RH: ".. how do I use seasteading to evaluate other institutions, e.g., academic peer review."

Mike Gibson responds at Seasteading's official blog. From his response,

Two very difficult questions to answer with respect to governance. Robust transnational mobility with low transaction costs would serve as a good meta-institution. Alas, these are but inchoate longings. As for question two, Hanson’s preferred meta-institution, the prediction market, excels at aggregating information and delivering judgments. Are there any prediction market contracts out on the feasibility of seasteading or competitive government? I can only find one market on Ephemerisle.

In democracies, voting is the overriding meta-institution. All other institutions exist only on the tolerance of the voters. This is why we don't have Idea Futures markets yet - voters are not convinced they would be a good idea.

General weaknesses of voting have been extensively analyzed. Specifically as a meta-institution, voting seems to be especially bad at evaluating hypothetical institutions. Once an institution exists and people have experience with it, voting is a more reliable guide to whether that institution's effects are positive or negative. If people find markets produce too much inequality or instability, they will limit markets. To the degree that academia is seen as producing social value, it will be funded and supported. Voting seems to provide good feedback for existing institutions.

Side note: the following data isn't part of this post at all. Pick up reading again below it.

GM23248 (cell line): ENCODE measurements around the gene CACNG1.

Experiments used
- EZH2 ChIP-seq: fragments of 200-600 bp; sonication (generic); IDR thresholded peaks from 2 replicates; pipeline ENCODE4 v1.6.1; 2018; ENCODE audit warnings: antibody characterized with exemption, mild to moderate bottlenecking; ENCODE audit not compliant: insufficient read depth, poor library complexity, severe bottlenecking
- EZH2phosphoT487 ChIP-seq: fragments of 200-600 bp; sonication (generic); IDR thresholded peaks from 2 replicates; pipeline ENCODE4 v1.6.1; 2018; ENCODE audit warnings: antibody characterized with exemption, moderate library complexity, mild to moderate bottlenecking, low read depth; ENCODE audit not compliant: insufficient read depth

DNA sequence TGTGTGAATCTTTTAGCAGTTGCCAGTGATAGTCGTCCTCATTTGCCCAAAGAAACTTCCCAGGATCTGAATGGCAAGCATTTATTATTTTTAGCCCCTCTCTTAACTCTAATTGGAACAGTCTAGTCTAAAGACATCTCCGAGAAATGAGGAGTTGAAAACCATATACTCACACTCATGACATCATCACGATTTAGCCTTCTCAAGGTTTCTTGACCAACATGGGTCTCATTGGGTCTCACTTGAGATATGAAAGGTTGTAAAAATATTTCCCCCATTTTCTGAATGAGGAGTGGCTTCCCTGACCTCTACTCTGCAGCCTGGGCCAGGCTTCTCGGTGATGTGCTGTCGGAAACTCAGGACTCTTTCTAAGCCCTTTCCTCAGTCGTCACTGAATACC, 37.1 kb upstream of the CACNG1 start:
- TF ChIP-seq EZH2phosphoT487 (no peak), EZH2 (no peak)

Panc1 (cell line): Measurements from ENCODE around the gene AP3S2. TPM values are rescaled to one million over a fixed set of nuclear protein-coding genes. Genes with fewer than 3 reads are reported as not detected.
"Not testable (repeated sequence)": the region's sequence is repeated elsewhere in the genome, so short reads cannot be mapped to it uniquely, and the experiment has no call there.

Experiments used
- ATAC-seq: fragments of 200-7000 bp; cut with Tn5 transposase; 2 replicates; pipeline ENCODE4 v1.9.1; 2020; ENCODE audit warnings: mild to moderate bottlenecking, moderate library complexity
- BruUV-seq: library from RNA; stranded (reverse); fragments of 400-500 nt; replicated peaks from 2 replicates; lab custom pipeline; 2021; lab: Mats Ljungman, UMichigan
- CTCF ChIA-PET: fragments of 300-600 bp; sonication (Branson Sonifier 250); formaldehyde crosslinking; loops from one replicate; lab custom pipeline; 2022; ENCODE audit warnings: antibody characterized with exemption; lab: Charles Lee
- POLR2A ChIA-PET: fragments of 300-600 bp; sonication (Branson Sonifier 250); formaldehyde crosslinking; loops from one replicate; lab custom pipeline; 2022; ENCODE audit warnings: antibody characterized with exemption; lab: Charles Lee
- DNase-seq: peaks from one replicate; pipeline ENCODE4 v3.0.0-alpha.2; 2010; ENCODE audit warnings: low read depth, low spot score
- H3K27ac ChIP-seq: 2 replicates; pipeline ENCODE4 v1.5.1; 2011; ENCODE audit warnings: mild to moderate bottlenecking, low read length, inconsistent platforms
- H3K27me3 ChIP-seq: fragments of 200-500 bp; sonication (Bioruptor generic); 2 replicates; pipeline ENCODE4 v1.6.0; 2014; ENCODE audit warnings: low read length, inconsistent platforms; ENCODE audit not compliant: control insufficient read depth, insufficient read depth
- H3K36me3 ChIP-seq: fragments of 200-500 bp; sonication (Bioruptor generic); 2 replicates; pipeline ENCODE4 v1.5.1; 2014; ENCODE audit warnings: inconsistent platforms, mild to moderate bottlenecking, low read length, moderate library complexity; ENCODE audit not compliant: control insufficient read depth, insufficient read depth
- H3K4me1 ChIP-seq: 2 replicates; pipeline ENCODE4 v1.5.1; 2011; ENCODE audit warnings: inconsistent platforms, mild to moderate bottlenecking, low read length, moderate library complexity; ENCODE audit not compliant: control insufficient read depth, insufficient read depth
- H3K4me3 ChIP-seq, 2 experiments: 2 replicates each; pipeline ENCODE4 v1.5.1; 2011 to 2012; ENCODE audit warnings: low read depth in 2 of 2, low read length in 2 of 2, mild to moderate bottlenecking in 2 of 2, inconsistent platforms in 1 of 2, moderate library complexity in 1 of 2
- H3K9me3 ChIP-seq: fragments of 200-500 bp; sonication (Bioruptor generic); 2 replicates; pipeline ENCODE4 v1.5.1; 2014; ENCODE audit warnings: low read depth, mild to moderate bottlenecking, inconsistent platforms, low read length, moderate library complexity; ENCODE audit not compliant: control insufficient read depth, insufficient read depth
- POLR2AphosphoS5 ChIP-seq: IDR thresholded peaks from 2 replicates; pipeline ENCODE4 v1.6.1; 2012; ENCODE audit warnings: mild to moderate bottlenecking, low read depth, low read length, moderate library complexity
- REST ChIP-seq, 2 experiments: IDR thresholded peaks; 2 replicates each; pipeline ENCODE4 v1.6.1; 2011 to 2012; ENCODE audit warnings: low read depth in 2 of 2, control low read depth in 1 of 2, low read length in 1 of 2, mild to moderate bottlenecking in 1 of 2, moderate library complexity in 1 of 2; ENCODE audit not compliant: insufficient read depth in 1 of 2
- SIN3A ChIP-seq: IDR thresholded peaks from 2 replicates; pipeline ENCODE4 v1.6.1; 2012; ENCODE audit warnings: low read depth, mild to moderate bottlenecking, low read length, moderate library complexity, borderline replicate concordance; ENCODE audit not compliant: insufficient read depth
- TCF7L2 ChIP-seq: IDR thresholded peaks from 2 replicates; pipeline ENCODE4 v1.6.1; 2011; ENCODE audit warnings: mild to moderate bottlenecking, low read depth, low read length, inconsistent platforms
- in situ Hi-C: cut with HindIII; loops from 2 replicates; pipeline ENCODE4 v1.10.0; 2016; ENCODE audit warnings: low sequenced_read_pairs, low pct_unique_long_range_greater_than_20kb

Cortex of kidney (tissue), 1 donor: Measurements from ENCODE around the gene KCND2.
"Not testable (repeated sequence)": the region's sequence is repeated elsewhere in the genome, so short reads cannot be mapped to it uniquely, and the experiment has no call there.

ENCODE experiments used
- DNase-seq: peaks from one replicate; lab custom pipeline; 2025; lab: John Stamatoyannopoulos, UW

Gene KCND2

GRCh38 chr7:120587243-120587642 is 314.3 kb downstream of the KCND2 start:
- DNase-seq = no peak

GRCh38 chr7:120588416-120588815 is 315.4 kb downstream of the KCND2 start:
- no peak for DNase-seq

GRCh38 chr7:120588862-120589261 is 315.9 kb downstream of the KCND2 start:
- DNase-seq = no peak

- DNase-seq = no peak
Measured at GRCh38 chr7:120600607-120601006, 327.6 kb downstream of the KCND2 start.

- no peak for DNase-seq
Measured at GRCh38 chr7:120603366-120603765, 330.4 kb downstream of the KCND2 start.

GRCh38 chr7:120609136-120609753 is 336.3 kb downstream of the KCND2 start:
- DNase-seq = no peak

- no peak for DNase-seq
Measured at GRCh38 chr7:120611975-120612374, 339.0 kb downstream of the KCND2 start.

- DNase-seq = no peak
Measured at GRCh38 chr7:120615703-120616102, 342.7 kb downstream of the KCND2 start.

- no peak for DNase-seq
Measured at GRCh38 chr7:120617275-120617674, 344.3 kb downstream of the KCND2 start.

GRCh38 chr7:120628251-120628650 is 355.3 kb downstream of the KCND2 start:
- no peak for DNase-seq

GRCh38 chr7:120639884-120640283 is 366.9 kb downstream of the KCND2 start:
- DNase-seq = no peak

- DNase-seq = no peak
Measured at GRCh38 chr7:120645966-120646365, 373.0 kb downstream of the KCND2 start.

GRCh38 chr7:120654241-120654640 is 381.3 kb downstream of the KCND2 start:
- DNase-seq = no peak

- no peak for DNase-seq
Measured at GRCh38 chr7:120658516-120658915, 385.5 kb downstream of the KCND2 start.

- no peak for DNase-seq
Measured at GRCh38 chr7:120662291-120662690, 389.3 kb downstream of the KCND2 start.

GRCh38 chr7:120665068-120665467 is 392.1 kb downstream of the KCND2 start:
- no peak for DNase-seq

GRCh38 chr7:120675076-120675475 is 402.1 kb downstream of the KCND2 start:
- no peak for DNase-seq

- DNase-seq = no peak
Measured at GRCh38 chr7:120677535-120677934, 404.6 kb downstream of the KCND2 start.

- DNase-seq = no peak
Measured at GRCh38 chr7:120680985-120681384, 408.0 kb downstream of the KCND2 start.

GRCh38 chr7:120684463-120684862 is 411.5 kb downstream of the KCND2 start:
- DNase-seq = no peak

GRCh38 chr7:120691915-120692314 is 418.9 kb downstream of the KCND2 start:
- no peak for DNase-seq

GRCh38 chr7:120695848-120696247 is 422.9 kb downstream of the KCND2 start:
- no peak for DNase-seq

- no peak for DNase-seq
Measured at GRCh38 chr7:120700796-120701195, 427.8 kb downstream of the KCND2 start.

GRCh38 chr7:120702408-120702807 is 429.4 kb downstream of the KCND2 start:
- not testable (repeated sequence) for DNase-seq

In terms of evaluating itself, voters are curiously eager to put limits on the voting process. They vote to support constitutions whose main purpose is to prevent future voters from enacting certain kinds of policies. They vote to enact complicated systems of indirect representation rather than relying on the wisdom of the electorate more directly. They vote for term limits and constraints on future spending decisions, often seeking to make it difficult to reverse these votes.

In a few historical cases, voters have even more or less knowingly voted in leaders who will shut down democracy and take on autocratic powers. However these cases are the exception, and for the most part voters are eager to retain the fundamentals of democracy.

The biggest problem I see with voting as a meta institution is the difficulty of getting voters to seriously consider the potential and problems of new institutions. However it's possible that this conservatism is wise, that voters have learned that most proposals don't work out as well as the proponents claim, and that voters are justified in their reluctance to endorse new institutions and in erecting substantial barriers to acceptance.

Hal, I'm less convinced about how well voters evaluate existing institutions, but I agree it is curious how much voters say to restrict themselves.

Zac, I still don't see how transnational mobility could evaluate peer review. Are we to presume that nations which gain more members have better forms of peer review?